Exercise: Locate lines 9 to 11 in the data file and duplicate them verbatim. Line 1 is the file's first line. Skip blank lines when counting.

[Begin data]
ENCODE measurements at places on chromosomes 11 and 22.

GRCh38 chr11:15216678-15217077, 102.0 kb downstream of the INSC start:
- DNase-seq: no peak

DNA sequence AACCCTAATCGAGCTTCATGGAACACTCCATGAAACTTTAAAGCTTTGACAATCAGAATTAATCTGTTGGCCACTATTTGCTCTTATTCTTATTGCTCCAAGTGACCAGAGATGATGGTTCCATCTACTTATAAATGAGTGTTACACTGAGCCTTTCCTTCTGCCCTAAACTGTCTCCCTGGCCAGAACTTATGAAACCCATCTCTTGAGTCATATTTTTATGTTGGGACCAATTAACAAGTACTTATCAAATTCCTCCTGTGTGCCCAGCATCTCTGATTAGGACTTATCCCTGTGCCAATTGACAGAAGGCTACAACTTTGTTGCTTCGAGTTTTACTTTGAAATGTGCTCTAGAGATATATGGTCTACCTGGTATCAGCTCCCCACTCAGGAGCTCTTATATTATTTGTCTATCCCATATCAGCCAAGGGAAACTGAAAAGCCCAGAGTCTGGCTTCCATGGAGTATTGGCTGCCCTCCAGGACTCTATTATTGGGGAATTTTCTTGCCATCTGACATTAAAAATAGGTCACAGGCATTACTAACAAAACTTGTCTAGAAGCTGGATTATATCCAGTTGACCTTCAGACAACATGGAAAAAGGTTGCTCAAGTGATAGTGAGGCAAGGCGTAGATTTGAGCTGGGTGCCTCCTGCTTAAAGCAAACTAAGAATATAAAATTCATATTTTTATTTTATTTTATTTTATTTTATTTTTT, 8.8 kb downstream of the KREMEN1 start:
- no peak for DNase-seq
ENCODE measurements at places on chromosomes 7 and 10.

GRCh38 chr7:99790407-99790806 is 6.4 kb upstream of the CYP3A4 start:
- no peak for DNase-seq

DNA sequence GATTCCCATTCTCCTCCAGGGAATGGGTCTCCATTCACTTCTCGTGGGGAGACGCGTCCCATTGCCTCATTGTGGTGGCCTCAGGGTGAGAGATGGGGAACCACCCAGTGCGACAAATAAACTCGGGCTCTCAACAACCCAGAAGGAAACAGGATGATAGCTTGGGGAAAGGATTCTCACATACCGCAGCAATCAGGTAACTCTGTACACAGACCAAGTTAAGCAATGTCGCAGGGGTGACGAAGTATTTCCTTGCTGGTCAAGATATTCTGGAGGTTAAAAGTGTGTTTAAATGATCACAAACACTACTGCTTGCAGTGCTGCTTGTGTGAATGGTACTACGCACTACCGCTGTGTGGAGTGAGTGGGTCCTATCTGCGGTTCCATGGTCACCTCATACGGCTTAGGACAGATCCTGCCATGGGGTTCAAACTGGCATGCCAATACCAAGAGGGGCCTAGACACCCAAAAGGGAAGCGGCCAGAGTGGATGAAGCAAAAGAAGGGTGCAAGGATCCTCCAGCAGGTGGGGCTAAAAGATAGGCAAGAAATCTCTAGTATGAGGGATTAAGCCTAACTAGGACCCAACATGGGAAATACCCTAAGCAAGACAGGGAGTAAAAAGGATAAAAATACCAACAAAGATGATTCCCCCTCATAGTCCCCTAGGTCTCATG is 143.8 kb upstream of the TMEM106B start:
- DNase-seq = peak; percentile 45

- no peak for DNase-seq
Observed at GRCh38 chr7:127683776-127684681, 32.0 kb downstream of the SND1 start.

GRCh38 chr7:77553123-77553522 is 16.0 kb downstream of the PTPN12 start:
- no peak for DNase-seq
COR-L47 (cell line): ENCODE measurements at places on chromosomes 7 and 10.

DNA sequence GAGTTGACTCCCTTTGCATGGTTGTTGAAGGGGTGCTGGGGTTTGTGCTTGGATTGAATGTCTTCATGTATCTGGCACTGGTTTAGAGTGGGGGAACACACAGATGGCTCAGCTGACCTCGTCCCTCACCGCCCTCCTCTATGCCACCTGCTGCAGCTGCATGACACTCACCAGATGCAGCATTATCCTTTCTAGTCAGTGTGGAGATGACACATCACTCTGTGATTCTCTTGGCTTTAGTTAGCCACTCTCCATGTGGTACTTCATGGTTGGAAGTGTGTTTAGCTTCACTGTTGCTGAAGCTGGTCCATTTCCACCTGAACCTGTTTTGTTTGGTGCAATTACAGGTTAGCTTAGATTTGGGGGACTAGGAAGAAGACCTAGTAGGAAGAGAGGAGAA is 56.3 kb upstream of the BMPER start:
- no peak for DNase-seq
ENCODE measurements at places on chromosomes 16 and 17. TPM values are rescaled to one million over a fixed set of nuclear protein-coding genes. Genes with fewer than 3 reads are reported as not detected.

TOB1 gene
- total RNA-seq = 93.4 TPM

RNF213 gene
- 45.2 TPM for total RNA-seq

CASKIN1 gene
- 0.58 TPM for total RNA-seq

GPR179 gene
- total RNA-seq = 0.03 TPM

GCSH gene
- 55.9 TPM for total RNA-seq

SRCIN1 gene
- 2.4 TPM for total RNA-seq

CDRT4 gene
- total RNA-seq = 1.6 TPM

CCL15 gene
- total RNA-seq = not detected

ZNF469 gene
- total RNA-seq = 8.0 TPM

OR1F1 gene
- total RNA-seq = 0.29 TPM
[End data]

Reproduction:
DNA sequence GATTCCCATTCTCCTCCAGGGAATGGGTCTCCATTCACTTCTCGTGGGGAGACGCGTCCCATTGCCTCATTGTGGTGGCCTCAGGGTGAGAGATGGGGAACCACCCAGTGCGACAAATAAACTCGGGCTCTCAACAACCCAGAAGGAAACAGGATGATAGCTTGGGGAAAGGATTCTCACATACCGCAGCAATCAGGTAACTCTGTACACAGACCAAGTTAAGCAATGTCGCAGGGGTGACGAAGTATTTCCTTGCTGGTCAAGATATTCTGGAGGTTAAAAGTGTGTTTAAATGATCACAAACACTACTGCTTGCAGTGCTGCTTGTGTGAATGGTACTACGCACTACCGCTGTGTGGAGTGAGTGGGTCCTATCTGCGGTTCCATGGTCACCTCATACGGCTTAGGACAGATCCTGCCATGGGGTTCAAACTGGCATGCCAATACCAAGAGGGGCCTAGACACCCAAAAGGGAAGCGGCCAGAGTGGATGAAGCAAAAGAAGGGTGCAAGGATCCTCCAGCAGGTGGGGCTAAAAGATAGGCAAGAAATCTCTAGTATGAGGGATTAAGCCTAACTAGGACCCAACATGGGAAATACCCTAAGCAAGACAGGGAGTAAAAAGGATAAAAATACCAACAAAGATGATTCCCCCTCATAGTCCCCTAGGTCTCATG is 143.8 kb upstream of the TMEM106B start:
- DNase-seq = peak; percentile 45

- no peak for DNase-seq